The Before & After examples that follow illustrate a variety of dental conditions along with their treatment results. Individuals may seek treatment to resolve one or a number of these issues in combination. As you will see below, each of these conditions can be addressed successfully.
Crowding of the teeth
Crowding of the teeth is one of the most common issues addressed with orthodontic treatment. Mild to moderate crowding is typically successfully addressed by keeping all of the teeth and allowing the braces to move them into their ideal positions. Severe crowding is usually indicative of a situation in which the size of the teeth relative to the size of the jaws is out of synch. Forcing the teeth to “fit in” could result in permanent damage including recession of the gums and bone loss. In this case, removal of teeth in addition to the placement of braces may be utilized to achieve the most ideal result. Each case is evaluated by comprehensive exam and diagnostic records priorÂ making any final decisions regarding tooth removal.
Deep overbite: Lower front teeth bite into palate
Deep overbite is another common occurrence. If left untreated, the edges of the upper and lower front teeth can undergo extensive wear and tear, leaving them permanently damaged. In a case like this, bite blocks are placed in addition to the braces. Bite blocks are small, clear acrylic blocks that are attached behind the upper front teeth. They are not visible from the front. The blocks allow the lower front teeth to close into their ideal final position. The braces are then used to move the rest of the teeth into position. The blocks are removed at the end of treatment.
Overbite: Protruding front teeth
Protrusion of the upper front teeth is typically a result of the poor alignment of the upper and lower molars relative to each other, with the uppers being more forwardly placed. In cases of mild to moderate protrusion, elastics that stretch from the top to the bottom teeth are often used in conjunction with braces. In severe cases of protrusion, removal of two upper teeth may be indicated in order to ideally realign the position of the front teeth relative to each other. No tooth removal is ever planned without first performing a comprehensive exam and taking diagnostic records.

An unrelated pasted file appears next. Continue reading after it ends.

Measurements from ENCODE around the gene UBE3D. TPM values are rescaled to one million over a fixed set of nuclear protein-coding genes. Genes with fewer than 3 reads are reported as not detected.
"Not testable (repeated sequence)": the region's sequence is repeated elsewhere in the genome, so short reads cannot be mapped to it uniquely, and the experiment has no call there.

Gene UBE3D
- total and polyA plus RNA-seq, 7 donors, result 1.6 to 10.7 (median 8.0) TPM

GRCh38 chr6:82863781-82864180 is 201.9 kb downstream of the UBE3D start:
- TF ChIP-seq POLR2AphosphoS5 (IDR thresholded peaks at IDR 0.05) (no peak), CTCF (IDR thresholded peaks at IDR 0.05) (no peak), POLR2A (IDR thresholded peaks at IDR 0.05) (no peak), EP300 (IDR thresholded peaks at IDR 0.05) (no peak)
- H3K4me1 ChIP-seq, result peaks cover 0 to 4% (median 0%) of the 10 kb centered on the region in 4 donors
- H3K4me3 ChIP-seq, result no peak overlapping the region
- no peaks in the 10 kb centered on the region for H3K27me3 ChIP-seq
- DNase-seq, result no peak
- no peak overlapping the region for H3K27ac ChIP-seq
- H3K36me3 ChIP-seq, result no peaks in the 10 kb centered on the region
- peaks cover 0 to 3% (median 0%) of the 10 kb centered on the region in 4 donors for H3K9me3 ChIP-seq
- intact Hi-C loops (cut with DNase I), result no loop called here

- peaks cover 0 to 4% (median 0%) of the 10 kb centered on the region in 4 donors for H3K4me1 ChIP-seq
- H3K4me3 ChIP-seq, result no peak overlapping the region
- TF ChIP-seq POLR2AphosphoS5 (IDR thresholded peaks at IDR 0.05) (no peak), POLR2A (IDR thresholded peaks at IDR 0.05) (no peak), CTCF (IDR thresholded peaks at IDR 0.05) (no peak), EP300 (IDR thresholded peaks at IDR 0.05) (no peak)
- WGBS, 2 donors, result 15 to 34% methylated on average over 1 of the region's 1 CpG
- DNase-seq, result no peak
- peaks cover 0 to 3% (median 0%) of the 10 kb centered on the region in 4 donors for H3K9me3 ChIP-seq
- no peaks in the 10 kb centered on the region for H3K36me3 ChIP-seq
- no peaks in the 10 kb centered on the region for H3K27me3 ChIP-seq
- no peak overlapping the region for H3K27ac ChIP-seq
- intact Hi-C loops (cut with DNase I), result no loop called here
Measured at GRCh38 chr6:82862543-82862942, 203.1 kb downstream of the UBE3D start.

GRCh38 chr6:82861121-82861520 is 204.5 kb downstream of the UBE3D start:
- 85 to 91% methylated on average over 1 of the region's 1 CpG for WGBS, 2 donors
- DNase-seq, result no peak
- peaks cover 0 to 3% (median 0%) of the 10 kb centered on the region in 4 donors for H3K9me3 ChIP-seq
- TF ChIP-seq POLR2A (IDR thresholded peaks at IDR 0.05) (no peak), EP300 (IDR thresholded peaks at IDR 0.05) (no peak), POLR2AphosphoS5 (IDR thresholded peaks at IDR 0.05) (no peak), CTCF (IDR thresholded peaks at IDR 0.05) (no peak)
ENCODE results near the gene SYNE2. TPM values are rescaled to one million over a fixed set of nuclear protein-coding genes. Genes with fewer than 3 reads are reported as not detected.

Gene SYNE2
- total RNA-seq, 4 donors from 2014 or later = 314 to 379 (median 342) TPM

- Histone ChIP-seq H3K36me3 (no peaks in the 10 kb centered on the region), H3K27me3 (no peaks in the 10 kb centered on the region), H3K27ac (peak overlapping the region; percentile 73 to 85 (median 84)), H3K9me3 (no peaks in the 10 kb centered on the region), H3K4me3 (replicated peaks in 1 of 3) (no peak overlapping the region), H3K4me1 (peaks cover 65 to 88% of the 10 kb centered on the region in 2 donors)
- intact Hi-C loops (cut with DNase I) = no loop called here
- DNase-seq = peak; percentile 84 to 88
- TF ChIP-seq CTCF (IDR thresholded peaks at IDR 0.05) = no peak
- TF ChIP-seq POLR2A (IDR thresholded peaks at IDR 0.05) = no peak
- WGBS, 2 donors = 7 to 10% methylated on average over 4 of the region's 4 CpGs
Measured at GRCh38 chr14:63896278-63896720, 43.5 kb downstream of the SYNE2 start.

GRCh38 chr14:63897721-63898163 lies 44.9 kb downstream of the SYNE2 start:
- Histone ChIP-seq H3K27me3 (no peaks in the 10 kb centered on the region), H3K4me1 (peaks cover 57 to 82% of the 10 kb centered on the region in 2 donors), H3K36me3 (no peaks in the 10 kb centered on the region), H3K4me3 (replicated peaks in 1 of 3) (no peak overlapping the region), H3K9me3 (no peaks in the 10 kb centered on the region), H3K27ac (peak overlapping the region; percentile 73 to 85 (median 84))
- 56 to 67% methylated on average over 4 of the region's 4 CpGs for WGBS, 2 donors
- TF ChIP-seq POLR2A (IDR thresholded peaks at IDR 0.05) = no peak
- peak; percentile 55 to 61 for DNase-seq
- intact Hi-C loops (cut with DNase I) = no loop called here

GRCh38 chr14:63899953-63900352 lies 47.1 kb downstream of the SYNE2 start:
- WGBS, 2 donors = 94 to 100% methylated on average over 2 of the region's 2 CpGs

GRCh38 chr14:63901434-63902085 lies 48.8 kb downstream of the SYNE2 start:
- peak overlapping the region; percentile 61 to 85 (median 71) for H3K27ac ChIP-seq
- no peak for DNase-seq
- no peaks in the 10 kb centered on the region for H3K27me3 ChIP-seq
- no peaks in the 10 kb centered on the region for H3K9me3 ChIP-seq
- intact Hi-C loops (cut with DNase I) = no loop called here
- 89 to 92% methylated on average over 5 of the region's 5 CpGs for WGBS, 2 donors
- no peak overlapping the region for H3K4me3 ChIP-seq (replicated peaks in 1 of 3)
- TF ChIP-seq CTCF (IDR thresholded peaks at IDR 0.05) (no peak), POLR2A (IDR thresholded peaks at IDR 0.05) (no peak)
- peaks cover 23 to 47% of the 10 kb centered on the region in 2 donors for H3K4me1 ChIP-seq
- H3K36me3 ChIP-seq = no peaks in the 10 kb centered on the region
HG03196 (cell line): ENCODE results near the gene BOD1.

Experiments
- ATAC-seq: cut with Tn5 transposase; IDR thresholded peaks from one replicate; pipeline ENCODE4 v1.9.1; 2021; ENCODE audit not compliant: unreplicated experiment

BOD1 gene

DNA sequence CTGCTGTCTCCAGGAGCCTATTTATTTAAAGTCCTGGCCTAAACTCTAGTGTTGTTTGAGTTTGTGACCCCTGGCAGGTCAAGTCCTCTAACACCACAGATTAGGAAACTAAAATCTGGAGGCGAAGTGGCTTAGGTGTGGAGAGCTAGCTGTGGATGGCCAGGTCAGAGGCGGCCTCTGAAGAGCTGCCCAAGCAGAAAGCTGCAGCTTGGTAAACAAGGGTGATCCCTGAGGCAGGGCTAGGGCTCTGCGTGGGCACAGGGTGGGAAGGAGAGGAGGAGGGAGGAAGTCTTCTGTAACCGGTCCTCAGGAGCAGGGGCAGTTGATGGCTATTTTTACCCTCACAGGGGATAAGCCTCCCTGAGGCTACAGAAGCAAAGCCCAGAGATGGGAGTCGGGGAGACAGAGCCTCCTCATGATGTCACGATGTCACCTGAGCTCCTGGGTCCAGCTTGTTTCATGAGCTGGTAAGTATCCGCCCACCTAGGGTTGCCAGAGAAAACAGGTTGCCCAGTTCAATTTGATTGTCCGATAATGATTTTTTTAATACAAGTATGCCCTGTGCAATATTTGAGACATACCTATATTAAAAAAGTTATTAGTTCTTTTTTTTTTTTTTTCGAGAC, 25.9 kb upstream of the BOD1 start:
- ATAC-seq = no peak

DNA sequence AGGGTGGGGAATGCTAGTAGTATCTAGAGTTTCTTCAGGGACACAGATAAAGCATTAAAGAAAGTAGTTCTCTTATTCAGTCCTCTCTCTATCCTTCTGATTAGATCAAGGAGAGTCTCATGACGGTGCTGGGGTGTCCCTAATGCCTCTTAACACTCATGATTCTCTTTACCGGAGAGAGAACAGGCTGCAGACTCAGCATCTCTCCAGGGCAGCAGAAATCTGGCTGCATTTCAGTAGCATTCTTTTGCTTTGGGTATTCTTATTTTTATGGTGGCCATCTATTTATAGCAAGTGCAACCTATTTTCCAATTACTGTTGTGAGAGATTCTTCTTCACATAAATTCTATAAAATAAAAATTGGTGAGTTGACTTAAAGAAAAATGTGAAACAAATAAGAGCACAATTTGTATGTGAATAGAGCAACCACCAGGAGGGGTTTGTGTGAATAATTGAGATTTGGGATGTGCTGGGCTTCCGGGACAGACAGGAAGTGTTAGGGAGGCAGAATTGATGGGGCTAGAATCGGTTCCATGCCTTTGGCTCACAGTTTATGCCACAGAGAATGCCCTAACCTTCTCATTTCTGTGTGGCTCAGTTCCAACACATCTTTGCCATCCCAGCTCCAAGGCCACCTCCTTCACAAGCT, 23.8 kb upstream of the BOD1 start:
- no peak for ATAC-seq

Spacing of teeth
Closure of spaces is generally readily achieved by the placement of braces and the use of special elastic chain that moves the teeth together to close spaces. Spaces can also have a tendency to reopen following the completion of treatment. For this reason, fixed (permanent) retainers are typically utilized in these cases to prevent the onset of relapse (spaces reopening).
Phase I treatment can be indicated for a number of reasons, the most common of which is the need for early intervention in the case of a crossbite, a mismatch of the width of the upper and lower jaws, which if left uncorrected, can result in significant bite and growth asymmetry. Correction is commonly accomplished by the placement of a palatal expander. This increases the size (width) of the upper jaw, correcting the fit of the two jaws together. The ideal time to accomplish this correction is while the patient is still growing and before all of the permanent teeth have erupted. Typically this is followed by comprehensive orthodontic treatment once the permanent teeth have all erupted to address other bite concerns that may be present.
Openbite: Front teeth don’t touch
Openbite is one of the most complex situations that an orthodontist can face. It can be related to an oral habit, like thumb sucking, a forward tongue thrust, a tooth positional issue, a jaw positional issue, or a combination of the more than one of the above. As a result, correction may involve multiple treatment approaches including, palatal expansion, braces, tooth removal, or even jaw surgery could be involved to achieve the most ideal result. Lifetime fixed (permanent) retention is a must.
Underbite: Lower front teeth in front of upper teeth
Missing lateral incisors
Missing lateral incisors (the teeth on either side of the two front teeth) can be addressed by utilizing braces to provide adequate space and alignment of the neighboring teeth in order to plan for their eventual permanent replacement. No permanent restoration should be placed before all growth has completed. In the interim, a retainer with replacement teeth, or a resin bonded bridge attached behind the the upper front teeth can be used to maintain the space until the individual is ready for the placement of permanent implants. In rare circumstances, the spaces are closed, rather than maintained, and the cuspids (eye teeth) can be modified to take the place of the laterals.